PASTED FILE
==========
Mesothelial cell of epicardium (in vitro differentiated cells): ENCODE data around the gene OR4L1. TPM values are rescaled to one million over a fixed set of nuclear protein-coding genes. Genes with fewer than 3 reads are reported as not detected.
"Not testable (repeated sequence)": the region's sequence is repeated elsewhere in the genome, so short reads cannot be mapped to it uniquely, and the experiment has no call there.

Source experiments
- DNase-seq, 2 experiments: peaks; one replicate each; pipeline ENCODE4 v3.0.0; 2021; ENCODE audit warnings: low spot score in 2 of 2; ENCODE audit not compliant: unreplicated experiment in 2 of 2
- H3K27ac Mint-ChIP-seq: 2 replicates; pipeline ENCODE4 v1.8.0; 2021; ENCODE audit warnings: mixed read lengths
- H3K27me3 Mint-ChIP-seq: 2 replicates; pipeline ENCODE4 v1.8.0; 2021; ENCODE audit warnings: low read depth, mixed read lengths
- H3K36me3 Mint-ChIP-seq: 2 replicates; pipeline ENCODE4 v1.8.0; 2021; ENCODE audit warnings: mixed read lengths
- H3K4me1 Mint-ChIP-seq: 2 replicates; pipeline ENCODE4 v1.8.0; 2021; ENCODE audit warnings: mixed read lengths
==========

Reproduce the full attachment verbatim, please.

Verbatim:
Mesothelial cell of epicardium (in vitro differentiated cells): ENCODE data around the gene OR4L1. TPM values are rescaled to one million over a fixed set of nuclear protein-coding genes. Genes with fewer than 3 reads are reported as not detected.
"Not testable (repeated sequence)": the region's sequence is repeated elsewhere in the genome, so short reads cannot be mapped to it uniquely, and the experiment has no call there.

Source experiments
- DNase-seq, 2 experiments: peaks; one replicate each; pipeline ENCODE4 v3.0.0; 2021; ENCODE audit warnings: low spot score in 2 of 2; ENCODE audit not compliant: unreplicated experiment in 2 of 2
- H3K27ac Mint-ChIP-seq: 2 replicates; pipeline ENCODE4 v1.8.0; 2021; ENCODE audit warnings: mixed read lengths
- H3K27me3 Mint-ChIP-seq: 2 replicates; pipeline ENCODE4 v1.8.0; 2021; ENCODE audit warnings: low read depth, mixed read lengths
- H3K36me3 Mint-ChIP-seq: 2 replicates; pipeline ENCODE4 v1.8.0; 2021; ENCODE audit warnings: mixed read lengths
- H3K4me1 Mint-ChIP-seq: 2 replicates; pipeline ENCODE4 v1.8.0; 2021; ENCODE audit warnings: mixed read lengths